Legal selection system is corrupt, admit judges

Lord Chancellor's Department report condemns secret soundings
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The Independent Online

Judges and senior lawyers admit that the system under which they are appointed is riddled with corruption and open to widespread abuse.

Judges and senior lawyers admit that the system under which they are appointed is riddled with corruption and open to widespread abuse.

In a damning report produced by the Lord Chancellor's Department, it is likened to "the old-fashioned class or caste system" by many of the judges and QCs interviewed.

The findings will deeply embarrass the Lord Chancellor, Lord Irvine of Lairg, who has repeatedly rejected calls to end the "secret soundings", whereby judges and senior lawyers are consulted on the suitability of judicial candidates.

Responses from 137 sitting judges or senior lawyers showed a "clear consensus" for the appointments processes to be "based on openness, objectivity, and selection on merit rather than patronage". It is the first detailed research to include judges.

Of the 137 respondents only 10 said no changes were needed to the system. A total of 52 were interviewed face-to-face.

One judge said: "I don't know what the criteria are for silk... maybe there is a document somewhere that I haven't seen but it seems to me that it depends on who you know, what committee you sit on rather than anything else. There doesn't seem to be a system of interview. It seems to be on general reputation and I think that is unreliable."

Many of those who responded expressed concern that the present system deterred applications from women and the ethnic minorities. Women account for 11 per cent and ethnic minorities for 1.7 per cent of all judges in England and Wales, according to figures from 1999.

A serious concern among those consulted was the domination of an "elite group of chambers" in both London and the regions from which most appointments were made.

One white barrister admitted: "I'm the wrong person to ask about the difficulties in applying for silk. I mean in these chambers usually everyone gets silk, usually the first time of asking and everyone becomes made a judge. It is a sort of 'golden road'."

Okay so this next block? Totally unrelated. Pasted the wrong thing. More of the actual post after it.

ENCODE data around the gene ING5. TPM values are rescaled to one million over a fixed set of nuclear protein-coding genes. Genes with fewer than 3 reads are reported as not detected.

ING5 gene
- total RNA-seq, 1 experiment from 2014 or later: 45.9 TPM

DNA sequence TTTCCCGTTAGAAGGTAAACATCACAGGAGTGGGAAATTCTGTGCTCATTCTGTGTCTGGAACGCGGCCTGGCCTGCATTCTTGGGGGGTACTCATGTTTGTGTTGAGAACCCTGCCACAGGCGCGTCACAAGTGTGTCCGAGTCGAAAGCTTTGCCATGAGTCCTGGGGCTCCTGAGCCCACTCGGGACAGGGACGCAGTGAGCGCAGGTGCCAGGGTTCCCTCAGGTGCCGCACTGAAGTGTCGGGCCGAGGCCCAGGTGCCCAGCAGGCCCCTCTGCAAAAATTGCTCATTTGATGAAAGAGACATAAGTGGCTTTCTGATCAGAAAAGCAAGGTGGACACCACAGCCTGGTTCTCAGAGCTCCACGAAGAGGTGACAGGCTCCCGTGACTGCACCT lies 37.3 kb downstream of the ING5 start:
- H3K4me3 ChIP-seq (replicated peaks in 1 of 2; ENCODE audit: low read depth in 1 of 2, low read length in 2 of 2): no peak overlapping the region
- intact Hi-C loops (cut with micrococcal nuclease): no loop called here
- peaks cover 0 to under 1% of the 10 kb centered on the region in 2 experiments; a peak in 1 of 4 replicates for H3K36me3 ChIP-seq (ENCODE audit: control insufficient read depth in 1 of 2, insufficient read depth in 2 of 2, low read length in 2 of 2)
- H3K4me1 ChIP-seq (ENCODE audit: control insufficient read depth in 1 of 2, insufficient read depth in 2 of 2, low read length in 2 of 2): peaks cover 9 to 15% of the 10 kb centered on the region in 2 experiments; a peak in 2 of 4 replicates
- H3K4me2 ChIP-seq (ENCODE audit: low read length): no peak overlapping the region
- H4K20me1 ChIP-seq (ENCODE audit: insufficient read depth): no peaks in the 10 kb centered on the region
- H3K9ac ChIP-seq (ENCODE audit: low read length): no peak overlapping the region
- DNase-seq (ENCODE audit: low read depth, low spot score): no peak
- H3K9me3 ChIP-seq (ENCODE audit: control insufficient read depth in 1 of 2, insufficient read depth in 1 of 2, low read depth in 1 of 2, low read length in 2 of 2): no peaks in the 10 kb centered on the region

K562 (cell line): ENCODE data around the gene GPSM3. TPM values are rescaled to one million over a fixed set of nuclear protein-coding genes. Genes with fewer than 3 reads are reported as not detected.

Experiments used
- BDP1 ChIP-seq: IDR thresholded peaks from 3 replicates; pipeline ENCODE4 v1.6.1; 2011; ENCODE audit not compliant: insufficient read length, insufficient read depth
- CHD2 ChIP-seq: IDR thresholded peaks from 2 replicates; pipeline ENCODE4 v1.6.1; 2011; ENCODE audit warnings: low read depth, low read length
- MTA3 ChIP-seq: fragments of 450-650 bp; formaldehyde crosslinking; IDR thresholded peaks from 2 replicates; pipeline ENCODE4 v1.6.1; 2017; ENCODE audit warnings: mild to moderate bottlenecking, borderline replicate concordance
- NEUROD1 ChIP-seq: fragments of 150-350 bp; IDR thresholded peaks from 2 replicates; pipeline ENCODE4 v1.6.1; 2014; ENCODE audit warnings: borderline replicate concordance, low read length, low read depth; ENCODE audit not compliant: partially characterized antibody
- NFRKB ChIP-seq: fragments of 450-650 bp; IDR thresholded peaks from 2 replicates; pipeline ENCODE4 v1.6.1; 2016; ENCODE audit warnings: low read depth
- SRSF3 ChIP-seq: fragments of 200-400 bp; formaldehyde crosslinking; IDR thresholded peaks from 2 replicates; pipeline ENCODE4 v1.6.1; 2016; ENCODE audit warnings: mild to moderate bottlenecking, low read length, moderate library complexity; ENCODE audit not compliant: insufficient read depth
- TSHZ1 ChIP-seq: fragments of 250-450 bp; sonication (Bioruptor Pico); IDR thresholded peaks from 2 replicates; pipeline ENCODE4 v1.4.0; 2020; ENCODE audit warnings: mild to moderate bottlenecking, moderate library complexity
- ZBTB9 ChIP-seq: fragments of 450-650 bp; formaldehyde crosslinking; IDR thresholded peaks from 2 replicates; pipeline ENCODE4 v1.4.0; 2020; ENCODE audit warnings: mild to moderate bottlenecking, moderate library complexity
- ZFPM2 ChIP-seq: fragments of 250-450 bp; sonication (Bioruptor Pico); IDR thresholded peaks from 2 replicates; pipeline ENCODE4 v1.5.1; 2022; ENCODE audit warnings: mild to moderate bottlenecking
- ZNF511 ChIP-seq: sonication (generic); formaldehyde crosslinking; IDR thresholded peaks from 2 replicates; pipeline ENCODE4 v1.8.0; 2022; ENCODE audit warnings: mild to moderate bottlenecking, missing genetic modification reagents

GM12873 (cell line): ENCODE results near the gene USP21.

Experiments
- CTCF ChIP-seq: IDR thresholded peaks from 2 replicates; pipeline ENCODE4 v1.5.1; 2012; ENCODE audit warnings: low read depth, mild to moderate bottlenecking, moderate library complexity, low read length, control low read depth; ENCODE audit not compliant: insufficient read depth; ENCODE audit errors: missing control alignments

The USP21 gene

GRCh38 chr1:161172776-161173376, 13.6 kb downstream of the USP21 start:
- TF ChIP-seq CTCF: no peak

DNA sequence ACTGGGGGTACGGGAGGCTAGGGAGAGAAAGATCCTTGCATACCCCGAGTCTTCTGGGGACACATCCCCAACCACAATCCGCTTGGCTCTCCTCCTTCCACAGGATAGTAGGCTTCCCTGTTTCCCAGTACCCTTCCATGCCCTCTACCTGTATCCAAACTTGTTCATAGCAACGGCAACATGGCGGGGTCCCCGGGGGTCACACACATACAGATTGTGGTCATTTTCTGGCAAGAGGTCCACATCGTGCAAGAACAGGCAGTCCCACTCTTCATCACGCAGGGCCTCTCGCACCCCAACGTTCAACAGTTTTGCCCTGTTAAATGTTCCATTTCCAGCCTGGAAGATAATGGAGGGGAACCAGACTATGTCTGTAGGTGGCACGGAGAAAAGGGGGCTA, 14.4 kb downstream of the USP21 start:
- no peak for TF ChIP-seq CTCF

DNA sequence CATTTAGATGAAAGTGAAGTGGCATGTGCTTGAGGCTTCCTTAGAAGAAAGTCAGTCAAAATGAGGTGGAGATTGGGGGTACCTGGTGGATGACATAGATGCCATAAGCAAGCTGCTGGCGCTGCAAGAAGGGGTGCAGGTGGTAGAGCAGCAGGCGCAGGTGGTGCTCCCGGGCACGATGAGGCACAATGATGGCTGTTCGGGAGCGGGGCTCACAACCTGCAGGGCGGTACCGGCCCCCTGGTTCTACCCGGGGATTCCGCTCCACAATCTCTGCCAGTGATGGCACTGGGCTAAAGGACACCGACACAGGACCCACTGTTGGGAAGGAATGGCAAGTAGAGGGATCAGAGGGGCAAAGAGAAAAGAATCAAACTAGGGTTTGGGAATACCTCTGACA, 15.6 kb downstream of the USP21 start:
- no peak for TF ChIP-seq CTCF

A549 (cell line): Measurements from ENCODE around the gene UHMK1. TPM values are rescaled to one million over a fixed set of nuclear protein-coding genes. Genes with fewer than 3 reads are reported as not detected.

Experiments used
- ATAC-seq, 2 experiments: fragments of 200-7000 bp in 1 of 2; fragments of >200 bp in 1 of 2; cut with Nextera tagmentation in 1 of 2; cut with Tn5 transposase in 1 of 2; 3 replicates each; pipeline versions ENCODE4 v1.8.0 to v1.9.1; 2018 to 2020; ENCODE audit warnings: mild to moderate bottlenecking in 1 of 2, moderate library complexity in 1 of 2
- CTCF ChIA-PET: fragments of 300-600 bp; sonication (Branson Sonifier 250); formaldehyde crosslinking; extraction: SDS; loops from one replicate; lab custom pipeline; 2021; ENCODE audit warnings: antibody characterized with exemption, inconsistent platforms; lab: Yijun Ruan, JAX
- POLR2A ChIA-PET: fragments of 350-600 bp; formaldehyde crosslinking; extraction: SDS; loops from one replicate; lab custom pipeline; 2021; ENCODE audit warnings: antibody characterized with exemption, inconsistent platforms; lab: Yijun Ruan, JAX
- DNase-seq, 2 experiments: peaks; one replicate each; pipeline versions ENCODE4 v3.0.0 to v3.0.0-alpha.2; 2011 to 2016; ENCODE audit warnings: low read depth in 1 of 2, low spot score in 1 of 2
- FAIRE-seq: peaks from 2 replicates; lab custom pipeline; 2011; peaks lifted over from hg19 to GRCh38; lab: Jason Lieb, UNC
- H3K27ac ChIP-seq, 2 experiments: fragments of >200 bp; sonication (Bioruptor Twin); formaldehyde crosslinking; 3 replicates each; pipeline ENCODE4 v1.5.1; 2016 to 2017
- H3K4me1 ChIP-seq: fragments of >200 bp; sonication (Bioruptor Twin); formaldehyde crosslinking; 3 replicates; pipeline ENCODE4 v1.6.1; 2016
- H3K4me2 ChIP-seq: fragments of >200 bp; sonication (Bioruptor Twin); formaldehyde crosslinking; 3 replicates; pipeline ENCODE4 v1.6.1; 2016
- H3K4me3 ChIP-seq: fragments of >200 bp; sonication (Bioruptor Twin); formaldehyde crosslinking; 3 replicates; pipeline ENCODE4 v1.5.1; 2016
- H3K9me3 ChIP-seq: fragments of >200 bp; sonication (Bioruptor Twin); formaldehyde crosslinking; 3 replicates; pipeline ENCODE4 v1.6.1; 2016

The report's authors, Kate Malleson, of the London School of Economics, and Fareda Banda, of the School of Oriental and African Studies, said many respondents wanted proper recruitment of under-represented groups.

The report said: "The need for the active encouragement of good candidates and the adoption of processes which are, and can be seen to be, more open and objective were most commonly proposed as ways of improving the accessibility and fairness of the processes."

However, the authors noted that there was widespread support for efforts by the Lord Chancellor to increase the number of women and ethnic minority judges. One respondent described it as a vicious circle, saying: "Black and Asian barristers don't get the work because they are considered to be incompetent and because they don't get the work they are considered to be incompetent."

The respondents felt that there was a need for a judicial appointment commission with many favouring a broad range of membership including judges, lawyers and civil servants. The authors said that the growing concern about the unrepresentative background of the judiciary had become more acute because of the "ten-fold" increase in the size of the judiciary since the 1970s.

Last year Sir Leonard Peach produced a report on the process by which judicial and silk appointments are made, commissioned by the Lord Chancellor.